By Keylen Villagrana
For The Cordova Times
Updated June 14, 2021.
Face masks reemerged as a national focal point after the Centers for Disease Control and Prevention announced that individuals who have received a COVID-19 vaccine no longer need to wear face coverings indoors.
Verifying an individual’s vaccination status, though, is not an easy endeavor. Businesses may ask to see a patron’s vaccination card or a photo of it, but that act comes with complications. For one, vaccination cards are easy to forge, and some individuals are opting to fake it rather than get the shot. Plus, many aren’t comfortable carrying their cards in a pocket or a purse.
Those issues have significantly increased interest in vaccine passports — apps that can verify a person’s COVID-19 vaccination status. Some states, counties, and cities have already gone forward with the development of that technology, but other areas are reluctant to introduce it due to the types of medical information it shares.
Registering for a vaccine passport is already mandatory for some international travel and entering some entertainment venues. Similar requirements may become more common as pandemic-related mandates become more relaxed.
If you do end up registering for a vaccine passport, Better Business Bureau recommends these tips for protecting your privacy:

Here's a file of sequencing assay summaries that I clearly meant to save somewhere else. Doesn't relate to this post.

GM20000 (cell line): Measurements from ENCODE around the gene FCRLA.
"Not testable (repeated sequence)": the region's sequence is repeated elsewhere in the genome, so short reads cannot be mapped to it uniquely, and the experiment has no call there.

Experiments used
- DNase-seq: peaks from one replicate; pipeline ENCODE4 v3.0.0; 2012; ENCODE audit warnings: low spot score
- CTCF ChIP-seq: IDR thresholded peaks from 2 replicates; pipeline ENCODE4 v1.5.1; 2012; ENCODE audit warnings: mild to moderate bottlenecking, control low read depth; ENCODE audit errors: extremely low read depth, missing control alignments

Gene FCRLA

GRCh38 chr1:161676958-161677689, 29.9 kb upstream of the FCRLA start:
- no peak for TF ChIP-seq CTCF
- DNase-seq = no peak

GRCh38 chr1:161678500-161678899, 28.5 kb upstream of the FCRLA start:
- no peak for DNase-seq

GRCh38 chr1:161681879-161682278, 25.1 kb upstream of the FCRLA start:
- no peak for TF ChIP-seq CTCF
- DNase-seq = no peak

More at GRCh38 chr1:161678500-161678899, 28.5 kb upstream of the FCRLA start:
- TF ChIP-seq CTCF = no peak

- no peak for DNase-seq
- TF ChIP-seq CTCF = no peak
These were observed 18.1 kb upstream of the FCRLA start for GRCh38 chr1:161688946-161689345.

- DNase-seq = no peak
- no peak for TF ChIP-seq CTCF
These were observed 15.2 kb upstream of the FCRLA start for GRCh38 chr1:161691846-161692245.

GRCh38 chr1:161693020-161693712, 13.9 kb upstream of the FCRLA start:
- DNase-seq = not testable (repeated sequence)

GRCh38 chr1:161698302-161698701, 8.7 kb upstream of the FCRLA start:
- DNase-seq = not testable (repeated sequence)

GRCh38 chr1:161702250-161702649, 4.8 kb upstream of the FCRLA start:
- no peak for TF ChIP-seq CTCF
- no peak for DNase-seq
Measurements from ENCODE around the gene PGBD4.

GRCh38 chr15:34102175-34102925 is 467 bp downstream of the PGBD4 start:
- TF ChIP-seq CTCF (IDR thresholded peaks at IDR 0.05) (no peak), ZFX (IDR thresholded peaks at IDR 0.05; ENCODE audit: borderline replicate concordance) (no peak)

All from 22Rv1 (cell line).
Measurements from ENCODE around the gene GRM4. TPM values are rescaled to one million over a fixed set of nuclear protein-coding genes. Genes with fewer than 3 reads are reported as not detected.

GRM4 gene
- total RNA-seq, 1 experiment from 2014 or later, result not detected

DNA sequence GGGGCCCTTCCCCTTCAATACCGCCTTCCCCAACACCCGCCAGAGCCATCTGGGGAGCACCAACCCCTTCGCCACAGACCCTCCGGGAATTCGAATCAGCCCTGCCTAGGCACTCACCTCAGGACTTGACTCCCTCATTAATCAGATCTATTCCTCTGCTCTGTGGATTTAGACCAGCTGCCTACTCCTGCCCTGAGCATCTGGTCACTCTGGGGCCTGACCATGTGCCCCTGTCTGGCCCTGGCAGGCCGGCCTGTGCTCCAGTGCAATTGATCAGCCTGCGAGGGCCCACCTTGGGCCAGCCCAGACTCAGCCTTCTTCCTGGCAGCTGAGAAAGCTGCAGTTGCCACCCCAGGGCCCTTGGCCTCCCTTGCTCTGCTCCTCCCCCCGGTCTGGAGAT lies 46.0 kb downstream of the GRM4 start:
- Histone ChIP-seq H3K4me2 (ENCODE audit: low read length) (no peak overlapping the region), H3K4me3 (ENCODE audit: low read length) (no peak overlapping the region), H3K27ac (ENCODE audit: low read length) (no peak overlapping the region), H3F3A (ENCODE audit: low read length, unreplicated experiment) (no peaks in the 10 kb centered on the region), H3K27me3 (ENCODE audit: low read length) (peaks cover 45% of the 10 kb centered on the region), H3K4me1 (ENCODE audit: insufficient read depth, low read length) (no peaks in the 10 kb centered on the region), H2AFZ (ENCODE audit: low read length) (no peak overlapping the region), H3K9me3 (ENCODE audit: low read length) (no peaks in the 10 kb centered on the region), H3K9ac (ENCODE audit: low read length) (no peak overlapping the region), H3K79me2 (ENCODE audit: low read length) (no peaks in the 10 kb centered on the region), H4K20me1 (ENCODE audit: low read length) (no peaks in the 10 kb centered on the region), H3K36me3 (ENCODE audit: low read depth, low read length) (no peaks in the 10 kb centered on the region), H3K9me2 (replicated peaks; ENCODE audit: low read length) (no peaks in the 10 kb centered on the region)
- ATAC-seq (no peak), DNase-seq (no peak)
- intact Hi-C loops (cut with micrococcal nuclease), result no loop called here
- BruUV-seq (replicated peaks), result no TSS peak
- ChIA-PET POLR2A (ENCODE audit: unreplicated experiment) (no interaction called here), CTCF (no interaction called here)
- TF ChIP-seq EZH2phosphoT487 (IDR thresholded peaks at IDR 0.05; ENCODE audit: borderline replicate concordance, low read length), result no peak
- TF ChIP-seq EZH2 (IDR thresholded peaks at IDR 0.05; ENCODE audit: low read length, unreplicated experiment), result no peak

- Be cautious of any unsolicited communications. Phishing texts or emails may urge you to download an app or fill out a form to register, in hopes of stealing your sensitive health information. Unless you’ve recently given a company a reason to contact you — for example, you’ve purchased a ticket — do not click or engage. Even so, cybercriminals may take the opportunity to impersonate a company or the state government claiming you need to register. Follow the Better Business Bureau’s tips on how to spot phishing.
- Be skeptical of any app claiming to be from the U.S. government. Right now, the Biden administration is ruling out federal vaccine passports. Any texts, emails or calls that claim the government is requiring such a passport are false. Even if your state is considering vaccine passports or has already implemented them, it is unlikely they would contact you without an inquiry.
- Check which app is compatible with the airline or venue directly. Since the development of these apps has been left to the private sector, it is only a matter of time before more passport options arise. Currently, since many companies are developing their own, there is no universal app that can apply across the board.
- Look into how they pull your personal information. Each application has different methods for how they pull your information and the technologies implemented to protect it. Understanding this information will help you feel more secure in case you have the option to choose from multiple apps.
Keylen Villagrana writes for Better Business Bureau Great West + Pacific.